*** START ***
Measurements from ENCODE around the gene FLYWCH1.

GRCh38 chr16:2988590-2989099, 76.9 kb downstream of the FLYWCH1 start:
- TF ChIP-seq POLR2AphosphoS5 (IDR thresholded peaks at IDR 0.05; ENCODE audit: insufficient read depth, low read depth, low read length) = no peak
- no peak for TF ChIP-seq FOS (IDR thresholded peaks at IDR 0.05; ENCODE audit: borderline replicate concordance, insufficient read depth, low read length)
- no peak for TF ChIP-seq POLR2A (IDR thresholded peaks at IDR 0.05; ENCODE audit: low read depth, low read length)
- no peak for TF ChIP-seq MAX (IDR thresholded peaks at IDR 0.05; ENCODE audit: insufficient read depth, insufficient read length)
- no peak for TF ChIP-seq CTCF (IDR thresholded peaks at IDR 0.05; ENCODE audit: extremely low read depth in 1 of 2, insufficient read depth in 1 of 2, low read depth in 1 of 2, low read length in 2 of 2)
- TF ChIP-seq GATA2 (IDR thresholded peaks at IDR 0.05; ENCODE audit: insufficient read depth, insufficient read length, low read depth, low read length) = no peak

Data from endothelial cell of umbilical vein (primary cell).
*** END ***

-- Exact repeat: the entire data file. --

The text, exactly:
Measurements from ENCODE around the gene FLYWCH1.

GRCh38 chr16:2988590-2989099, 76.9 kb downstream of the FLYWCH1 start:
- TF ChIP-seq POLR2AphosphoS5 (IDR thresholded peaks at IDR 0.05; ENCODE audit: insufficient read depth, low read depth, low read length) = no peak
- no peak for TF ChIP-seq FOS (IDR thresholded peaks at IDR 0.05; ENCODE audit: borderline replicate concordance, insufficient read depth, low read length)
- no peak for TF ChIP-seq POLR2A (IDR thresholded peaks at IDR 0.05; ENCODE audit: low read depth, low read length)
- no peak for TF ChIP-seq MAX (IDR thresholded peaks at IDR 0.05; ENCODE audit: insufficient read depth, insufficient read length)
- no peak for TF ChIP-seq CTCF (IDR thresholded peaks at IDR 0.05; ENCODE audit: extremely low read depth in 1 of 2, insufficient read depth in 1 of 2, low read depth in 1 of 2, low read length in 2 of 2)
- TF ChIP-seq GATA2 (IDR thresholded peaks at IDR 0.05; ENCODE audit: insufficient read depth, insufficient read length, low read depth, low read length) = no peak

Data from endothelial cell of umbilical vein (primary cell).